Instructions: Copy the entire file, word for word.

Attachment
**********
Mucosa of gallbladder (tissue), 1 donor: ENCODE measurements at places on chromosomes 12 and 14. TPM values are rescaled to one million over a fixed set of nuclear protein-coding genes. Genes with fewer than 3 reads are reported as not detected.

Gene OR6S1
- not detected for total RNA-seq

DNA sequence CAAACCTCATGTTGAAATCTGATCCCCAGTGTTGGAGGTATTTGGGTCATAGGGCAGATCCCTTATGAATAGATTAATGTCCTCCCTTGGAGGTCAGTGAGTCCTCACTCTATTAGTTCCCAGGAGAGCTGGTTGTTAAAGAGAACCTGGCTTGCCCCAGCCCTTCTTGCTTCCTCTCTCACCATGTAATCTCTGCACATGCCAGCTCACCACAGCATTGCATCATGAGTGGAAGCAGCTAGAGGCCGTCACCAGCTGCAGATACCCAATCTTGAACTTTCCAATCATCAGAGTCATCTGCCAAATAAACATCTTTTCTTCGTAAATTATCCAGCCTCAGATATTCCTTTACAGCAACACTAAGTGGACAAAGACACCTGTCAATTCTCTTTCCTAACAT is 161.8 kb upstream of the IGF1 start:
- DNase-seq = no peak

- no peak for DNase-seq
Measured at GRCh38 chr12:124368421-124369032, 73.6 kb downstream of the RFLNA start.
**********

Mucosa of gallbladder (tissue), 1 donor: ENCODE measurements at places on chromosomes 12 and 14. TPM values are rescaled to one million over a fixed set of nuclear protein-coding genes. Genes with fewer than 3 reads are reported as not detected.

Gene OR6S1
- not detected for total RNA-seq

DNA sequence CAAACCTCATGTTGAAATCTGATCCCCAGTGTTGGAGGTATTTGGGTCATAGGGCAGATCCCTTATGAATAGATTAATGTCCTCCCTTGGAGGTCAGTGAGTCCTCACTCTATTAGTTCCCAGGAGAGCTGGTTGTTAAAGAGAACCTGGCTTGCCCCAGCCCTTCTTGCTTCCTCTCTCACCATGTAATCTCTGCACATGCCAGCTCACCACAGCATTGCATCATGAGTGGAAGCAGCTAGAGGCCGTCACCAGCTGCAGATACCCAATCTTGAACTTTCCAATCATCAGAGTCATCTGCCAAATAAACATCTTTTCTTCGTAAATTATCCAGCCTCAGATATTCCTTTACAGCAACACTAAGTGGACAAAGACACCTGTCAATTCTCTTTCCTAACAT is 161.8 kb upstream of the IGF1 start:
- DNase-seq = no peak

- no peak for DNase-seq
Measured at GRCh38 chr12:124368421-124369032, 73.6 kb downstream of the RFLNA start.